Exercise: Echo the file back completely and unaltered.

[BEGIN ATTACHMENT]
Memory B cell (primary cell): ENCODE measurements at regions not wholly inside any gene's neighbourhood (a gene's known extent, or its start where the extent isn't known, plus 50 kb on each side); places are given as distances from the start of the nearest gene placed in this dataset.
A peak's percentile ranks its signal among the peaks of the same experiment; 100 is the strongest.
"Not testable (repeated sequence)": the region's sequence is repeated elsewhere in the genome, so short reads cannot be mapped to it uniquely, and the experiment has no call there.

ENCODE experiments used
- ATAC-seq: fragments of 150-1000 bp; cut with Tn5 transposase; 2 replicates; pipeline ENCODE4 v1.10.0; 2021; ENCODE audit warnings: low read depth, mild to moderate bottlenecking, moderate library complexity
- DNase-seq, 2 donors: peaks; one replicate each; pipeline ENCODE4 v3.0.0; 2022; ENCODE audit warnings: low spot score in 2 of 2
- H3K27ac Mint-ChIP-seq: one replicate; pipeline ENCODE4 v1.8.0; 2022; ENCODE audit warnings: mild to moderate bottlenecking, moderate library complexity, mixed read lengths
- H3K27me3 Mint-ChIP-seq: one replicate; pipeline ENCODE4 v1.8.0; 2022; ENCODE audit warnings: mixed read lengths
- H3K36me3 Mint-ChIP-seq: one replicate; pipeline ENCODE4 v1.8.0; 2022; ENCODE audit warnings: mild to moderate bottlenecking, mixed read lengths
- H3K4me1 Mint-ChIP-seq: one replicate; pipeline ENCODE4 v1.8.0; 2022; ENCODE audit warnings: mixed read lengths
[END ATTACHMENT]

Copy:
Memory B cell (primary cell): ENCODE measurements at regions not wholly inside any gene's neighbourhood (a gene's known extent, or its start where the extent isn't known, plus 50 kb on each side); places are given as distances from the start of the nearest gene placed in this dataset.
A peak's percentile ranks its signal among the peaks of the same experiment; 100 is the strongest.
"Not testable (repeated sequence)": the region's sequence is repeated elsewhere in the genome, so short reads cannot be mapped to it uniquely, and the experiment has no call there.

ENCODE experiments used
- ATAC-seq: fragments of 150-1000 bp; cut with Tn5 transposase; 2 replicates; pipeline ENCODE4 v1.10.0; 2021; ENCODE audit warnings: low read depth, mild to moderate bottlenecking, moderate library complexity
- DNase-seq, 2 donors: peaks; one replicate each; pipeline ENCODE4 v3.0.0; 2022; ENCODE audit warnings: low spot score in 2 of 2
- H3K27ac Mint-ChIP-seq: one replicate; pipeline ENCODE4 v1.8.0; 2022; ENCODE audit warnings: mild to moderate bottlenecking, moderate library complexity, mixed read lengths
- H3K27me3 Mint-ChIP-seq: one replicate; pipeline ENCODE4 v1.8.0; 2022; ENCODE audit warnings: mixed read lengths
- H3K36me3 Mint-ChIP-seq: one replicate; pipeline ENCODE4 v1.8.0; 2022; ENCODE audit warnings: mild to moderate bottlenecking, mixed read lengths
- H3K4me1 Mint-ChIP-seq: one replicate; pipeline ENCODE4 v1.8.0; 2022; ENCODE audit warnings: mixed read lengths